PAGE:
We will continue to work harder.

Our healthcare budget is the largest in our country’s history – more than six Billion Kina has been invested during this term of Government.

That is 1.2 Billion Kina each year in funding, and for the first time in our history, we have a National Health Plan.

This investment is set to rise further in the years to come.

The results from our increased attention to healthcare in the nation are becoming apparent.

Take childbirth and maternal health as an example.

The number of births attended by trained health personnel has increased by one third.

Now 76 per cent of our mothers receive ante-natal care, while infant mortality has dropped by nearly one-third to 41 deaths per 1,000 live births.

These figures are still high by first-world standards – but we must reduce that and we are moving in the correct direction.

We will continue to train healthcare professionals.

Over the past five years we have trained nearly 600 nurses and more than 400 doctors around the country.

There are also currently 415 clinical health workers enrolled and in training.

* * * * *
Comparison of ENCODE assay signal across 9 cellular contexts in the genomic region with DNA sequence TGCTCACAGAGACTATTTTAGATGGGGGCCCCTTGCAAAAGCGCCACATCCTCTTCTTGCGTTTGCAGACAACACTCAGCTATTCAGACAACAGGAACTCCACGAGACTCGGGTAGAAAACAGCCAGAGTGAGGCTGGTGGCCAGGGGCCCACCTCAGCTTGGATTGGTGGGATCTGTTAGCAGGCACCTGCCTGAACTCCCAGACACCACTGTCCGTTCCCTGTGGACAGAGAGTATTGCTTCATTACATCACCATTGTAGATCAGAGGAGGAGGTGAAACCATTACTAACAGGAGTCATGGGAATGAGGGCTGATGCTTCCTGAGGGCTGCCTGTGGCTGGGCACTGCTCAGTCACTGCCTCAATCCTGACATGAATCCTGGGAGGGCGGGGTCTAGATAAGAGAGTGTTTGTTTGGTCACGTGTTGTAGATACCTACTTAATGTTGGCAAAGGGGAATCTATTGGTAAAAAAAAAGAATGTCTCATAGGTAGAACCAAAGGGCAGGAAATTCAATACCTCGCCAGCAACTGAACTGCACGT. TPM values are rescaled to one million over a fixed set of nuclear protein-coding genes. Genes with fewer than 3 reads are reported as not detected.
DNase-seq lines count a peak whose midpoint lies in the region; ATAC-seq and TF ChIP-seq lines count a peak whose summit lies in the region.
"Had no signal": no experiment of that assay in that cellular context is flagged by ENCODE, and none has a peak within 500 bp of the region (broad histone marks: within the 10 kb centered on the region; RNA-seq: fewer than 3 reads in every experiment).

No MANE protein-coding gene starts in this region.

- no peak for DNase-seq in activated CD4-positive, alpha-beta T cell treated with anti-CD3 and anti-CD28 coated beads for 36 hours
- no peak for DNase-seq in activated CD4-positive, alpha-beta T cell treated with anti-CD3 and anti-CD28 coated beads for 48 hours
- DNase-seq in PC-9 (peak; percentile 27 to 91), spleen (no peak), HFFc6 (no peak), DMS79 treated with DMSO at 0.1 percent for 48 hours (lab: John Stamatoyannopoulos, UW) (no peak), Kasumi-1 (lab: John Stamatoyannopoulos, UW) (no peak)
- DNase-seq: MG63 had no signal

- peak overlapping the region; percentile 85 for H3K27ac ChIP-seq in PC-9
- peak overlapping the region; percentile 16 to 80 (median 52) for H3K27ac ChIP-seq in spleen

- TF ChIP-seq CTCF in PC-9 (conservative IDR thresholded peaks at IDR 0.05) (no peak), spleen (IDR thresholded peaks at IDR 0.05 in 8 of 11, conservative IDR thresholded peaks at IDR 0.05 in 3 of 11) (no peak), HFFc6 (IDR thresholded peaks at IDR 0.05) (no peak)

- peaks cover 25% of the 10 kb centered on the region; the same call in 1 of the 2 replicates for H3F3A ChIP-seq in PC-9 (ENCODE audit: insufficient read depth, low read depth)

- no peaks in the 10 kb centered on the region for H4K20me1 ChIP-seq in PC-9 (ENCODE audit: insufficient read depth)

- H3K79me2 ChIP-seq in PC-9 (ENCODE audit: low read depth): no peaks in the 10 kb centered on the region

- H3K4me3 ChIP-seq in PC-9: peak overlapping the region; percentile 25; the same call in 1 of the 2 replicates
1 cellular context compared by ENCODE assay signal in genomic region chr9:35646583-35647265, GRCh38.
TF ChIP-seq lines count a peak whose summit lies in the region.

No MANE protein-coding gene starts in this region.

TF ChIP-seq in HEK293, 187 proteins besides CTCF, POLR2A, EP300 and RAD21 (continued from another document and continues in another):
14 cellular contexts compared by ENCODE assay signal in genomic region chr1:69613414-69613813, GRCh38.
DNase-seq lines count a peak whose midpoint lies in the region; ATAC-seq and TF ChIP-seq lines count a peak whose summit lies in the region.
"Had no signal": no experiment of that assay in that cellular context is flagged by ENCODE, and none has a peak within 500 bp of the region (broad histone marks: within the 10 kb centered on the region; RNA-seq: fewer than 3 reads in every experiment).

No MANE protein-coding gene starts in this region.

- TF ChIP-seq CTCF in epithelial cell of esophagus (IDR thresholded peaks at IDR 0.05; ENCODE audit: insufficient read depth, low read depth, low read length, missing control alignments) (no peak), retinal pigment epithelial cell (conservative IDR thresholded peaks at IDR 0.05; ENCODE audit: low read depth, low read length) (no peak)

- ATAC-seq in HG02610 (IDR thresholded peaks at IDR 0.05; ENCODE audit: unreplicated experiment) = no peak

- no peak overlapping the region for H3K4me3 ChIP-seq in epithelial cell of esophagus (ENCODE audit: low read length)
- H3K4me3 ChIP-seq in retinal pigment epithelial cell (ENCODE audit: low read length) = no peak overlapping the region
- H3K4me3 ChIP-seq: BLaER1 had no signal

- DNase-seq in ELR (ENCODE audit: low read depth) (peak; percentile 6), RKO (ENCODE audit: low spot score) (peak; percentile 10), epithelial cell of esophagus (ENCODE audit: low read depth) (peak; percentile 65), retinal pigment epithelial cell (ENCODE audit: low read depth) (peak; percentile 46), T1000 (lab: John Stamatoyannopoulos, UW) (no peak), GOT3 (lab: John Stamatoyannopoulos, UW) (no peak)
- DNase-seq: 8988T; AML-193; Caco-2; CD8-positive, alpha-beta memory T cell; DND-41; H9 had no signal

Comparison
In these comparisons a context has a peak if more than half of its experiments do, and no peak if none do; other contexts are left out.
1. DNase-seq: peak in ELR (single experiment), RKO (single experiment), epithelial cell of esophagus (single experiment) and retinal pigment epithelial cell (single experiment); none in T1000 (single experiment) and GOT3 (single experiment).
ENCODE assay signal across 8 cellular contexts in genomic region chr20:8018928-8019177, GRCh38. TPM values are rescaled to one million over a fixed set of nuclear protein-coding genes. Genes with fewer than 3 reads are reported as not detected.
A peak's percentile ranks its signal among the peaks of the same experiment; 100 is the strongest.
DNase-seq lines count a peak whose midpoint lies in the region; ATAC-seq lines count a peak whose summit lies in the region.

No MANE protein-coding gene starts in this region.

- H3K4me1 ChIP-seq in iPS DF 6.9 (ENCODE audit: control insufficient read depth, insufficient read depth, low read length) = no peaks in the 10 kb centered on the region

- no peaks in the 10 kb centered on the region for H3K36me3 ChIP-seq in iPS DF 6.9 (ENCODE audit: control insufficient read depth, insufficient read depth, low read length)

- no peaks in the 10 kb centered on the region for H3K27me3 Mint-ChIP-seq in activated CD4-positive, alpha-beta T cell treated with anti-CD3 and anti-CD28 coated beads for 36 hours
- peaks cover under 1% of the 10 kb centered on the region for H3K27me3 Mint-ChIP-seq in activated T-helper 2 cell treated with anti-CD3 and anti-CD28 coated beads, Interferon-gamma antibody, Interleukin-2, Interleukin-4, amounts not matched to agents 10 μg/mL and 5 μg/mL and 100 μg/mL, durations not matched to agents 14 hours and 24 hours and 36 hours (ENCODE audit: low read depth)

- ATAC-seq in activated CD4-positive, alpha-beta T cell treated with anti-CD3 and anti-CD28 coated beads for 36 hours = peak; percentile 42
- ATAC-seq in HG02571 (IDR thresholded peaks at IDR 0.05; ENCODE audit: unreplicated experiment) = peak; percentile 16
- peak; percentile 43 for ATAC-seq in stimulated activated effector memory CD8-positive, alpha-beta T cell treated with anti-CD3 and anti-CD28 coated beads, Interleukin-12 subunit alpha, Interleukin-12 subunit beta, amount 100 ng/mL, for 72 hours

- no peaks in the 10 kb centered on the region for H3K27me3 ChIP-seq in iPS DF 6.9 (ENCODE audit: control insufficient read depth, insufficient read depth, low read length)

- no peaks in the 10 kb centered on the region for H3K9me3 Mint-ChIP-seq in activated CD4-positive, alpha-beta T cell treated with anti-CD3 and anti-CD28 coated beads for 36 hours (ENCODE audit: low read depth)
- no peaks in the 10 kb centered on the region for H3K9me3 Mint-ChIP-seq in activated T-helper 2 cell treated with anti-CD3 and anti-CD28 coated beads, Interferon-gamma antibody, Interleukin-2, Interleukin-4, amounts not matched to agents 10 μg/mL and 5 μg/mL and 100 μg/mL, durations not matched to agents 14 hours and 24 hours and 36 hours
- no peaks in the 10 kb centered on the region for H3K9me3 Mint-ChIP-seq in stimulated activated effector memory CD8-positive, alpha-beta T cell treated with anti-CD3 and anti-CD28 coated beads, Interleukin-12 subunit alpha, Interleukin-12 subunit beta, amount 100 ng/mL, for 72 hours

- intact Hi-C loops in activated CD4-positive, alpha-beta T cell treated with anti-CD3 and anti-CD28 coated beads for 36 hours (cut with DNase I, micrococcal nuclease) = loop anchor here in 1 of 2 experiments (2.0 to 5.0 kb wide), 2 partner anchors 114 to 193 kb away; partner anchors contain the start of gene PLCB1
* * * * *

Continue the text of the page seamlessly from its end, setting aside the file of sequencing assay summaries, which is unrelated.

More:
It is also evident that many of our hospitals are seeing true reform and redevelopment.

This is the case at Port Moresby General Hospital, Mt Hagen, Angau, Kerema, and Madang, a new hospital in Popondetta, hospitals at Goroka, a new one planned for Boram, and many other hospitals.

All hospitals are receiving direct funding which is enabling them to build new facilities, employ more healthcare professionals and buy new equipment.

We will continue our work to establish true universal healthcare in Papua New Guinea.

Law and Justice

Having better education and improved healthcare does not amount to much if we do not feel safe in our communities.

That is why our third policy pillar is improving law and justice sector in Papua New Guinea.

There is no doubt that we have faced problems in this area in the past.

For decades, the disciplined forces of our nation were left to fall apart and become demoralised.

Our courts were in serious decline and under-resourced.

Our prisons were simply places where criminals were held for a period and then released – only to re-offend.

We need to take a holistic approach to addressing the law and justice sector.

We reopened the Bomana training college for recruits – after ten years of being closed.

We have developed more effective training programs, and we have placed more police on our streets.

The number of well-trained police in our country has gone from 5,700 in 2012, to 7,500 well-trained police in 2017.